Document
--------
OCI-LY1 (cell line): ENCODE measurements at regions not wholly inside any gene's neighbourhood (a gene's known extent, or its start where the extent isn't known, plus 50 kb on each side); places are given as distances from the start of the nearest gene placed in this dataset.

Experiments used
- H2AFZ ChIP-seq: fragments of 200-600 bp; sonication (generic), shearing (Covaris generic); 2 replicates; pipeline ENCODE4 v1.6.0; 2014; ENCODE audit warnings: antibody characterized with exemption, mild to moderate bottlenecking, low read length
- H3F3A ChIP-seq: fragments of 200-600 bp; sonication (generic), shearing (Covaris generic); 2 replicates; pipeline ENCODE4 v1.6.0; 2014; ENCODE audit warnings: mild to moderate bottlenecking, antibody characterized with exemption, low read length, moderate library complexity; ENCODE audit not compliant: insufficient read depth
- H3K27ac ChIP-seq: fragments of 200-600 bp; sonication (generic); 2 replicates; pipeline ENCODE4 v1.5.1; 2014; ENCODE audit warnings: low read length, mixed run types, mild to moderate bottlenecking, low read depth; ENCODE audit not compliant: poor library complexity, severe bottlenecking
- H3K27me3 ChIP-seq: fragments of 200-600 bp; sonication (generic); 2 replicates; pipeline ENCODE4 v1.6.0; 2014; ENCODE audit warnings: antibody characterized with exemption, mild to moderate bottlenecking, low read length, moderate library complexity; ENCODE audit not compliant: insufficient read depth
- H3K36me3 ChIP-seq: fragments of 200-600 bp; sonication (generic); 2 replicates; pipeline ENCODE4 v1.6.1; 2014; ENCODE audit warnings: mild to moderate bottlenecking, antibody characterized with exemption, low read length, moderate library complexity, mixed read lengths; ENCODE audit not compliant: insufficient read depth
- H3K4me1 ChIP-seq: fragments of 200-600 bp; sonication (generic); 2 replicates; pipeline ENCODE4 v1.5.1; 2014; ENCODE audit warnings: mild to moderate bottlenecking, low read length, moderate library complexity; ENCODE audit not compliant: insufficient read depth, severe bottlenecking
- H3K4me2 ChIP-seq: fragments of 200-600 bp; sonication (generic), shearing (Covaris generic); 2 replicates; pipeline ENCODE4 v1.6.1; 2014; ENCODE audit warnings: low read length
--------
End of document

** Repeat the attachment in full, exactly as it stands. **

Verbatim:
OCI-LY1 (cell line): ENCODE measurements at regions not wholly inside any gene's neighbourhood (a gene's known extent, or its start where the extent isn't known, plus 50 kb on each side); places are given as distances from the start of the nearest gene placed in this dataset.

Experiments used
- H2AFZ ChIP-seq: fragments of 200-600 bp; sonication (generic), shearing (Covaris generic); 2 replicates; pipeline ENCODE4 v1.6.0; 2014; ENCODE audit warnings: antibody characterized with exemption, mild to moderate bottlenecking, low read length
- H3F3A ChIP-seq: fragments of 200-600 bp; sonication (generic), shearing (Covaris generic); 2 replicates; pipeline ENCODE4 v1.6.0; 2014; ENCODE audit warnings: mild to moderate bottlenecking, antibody characterized with exemption, low read length, moderate library complexity; ENCODE audit not compliant: insufficient read depth
- H3K27ac ChIP-seq: fragments of 200-600 bp; sonication (generic); 2 replicates; pipeline ENCODE4 v1.5.1; 2014; ENCODE audit warnings: low read length, mixed run types, mild to moderate bottlenecking, low read depth; ENCODE audit not compliant: poor library complexity, severe bottlenecking
- H3K27me3 ChIP-seq: fragments of 200-600 bp; sonication (generic); 2 replicates; pipeline ENCODE4 v1.6.0; 2014; ENCODE audit warnings: antibody characterized with exemption, mild to moderate bottlenecking, low read length, moderate library complexity; ENCODE audit not compliant: insufficient read depth
- H3K36me3 ChIP-seq: fragments of 200-600 bp; sonication (generic); 2 replicates; pipeline ENCODE4 v1.6.1; 2014; ENCODE audit warnings: mild to moderate bottlenecking, antibody characterized with exemption, low read length, moderate library complexity, mixed read lengths; ENCODE audit not compliant: insufficient read depth
- H3K4me1 ChIP-seq: fragments of 200-600 bp; sonication (generic); 2 replicates; pipeline ENCODE4 v1.5.1; 2014; ENCODE audit warnings: mild to moderate bottlenecking, low read length, moderate library complexity; ENCODE audit not compliant: insufficient read depth, severe bottlenecking
- H3K4me2 ChIP-seq: fragments of 200-600 bp; sonication (generic), shearing (Covaris generic); 2 replicates; pipeline ENCODE4 v1.6.1; 2014; ENCODE audit warnings: low read length